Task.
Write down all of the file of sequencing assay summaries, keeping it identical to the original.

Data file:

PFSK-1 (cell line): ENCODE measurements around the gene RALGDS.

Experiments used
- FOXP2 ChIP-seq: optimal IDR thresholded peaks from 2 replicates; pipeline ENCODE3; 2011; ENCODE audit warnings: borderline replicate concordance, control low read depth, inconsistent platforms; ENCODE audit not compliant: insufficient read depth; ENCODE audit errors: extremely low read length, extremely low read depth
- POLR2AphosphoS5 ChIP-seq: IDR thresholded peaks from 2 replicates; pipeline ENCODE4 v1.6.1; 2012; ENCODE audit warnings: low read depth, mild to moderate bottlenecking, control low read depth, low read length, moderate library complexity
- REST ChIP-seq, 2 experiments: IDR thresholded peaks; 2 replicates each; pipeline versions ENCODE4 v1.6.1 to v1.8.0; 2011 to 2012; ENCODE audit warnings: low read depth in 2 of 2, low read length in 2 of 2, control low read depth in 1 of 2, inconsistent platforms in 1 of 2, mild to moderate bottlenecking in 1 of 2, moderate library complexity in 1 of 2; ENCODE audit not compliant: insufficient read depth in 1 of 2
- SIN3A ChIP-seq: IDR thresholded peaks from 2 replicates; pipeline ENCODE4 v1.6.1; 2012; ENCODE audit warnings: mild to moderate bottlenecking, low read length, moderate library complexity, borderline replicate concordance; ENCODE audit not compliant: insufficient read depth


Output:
PFSK-1 (cell line): ENCODE measurements around the gene RALGDS.

Experiments used
- FOXP2 ChIP-seq: optimal IDR thresholded peaks from 2 replicates; pipeline ENCODE3; 2011; ENCODE audit warnings: borderline replicate concordance, control low read depth, inconsistent platforms; ENCODE audit not compliant: insufficient read depth; ENCODE audit errors: extremely low read length, extremely low read depth
- POLR2AphosphoS5 ChIP-seq: IDR thresholded peaks from 2 replicates; pipeline ENCODE4 v1.6.1; 2012; ENCODE audit warnings: low read depth, mild to moderate bottlenecking, control low read depth, low read length, moderate library complexity
- REST ChIP-seq, 2 experiments: IDR thresholded peaks; 2 replicates each; pipeline versions ENCODE4 v1.6.1 to v1.8.0; 2011 to 2012; ENCODE audit warnings: low read depth in 2 of 2, low read length in 2 of 2, control low read depth in 1 of 2, inconsistent platforms in 1 of 2, mild to moderate bottlenecking in 1 of 2, moderate library complexity in 1 of 2; ENCODE audit not compliant: insufficient read depth in 1 of 2
- SIN3A ChIP-seq: IDR thresholded peaks from 2 replicates; pipeline ENCODE4 v1.6.1; 2012; ENCODE audit warnings: mild to moderate bottlenecking, low read length, moderate library complexity, borderline replicate concordance; ENCODE audit not compliant: insufficient read depth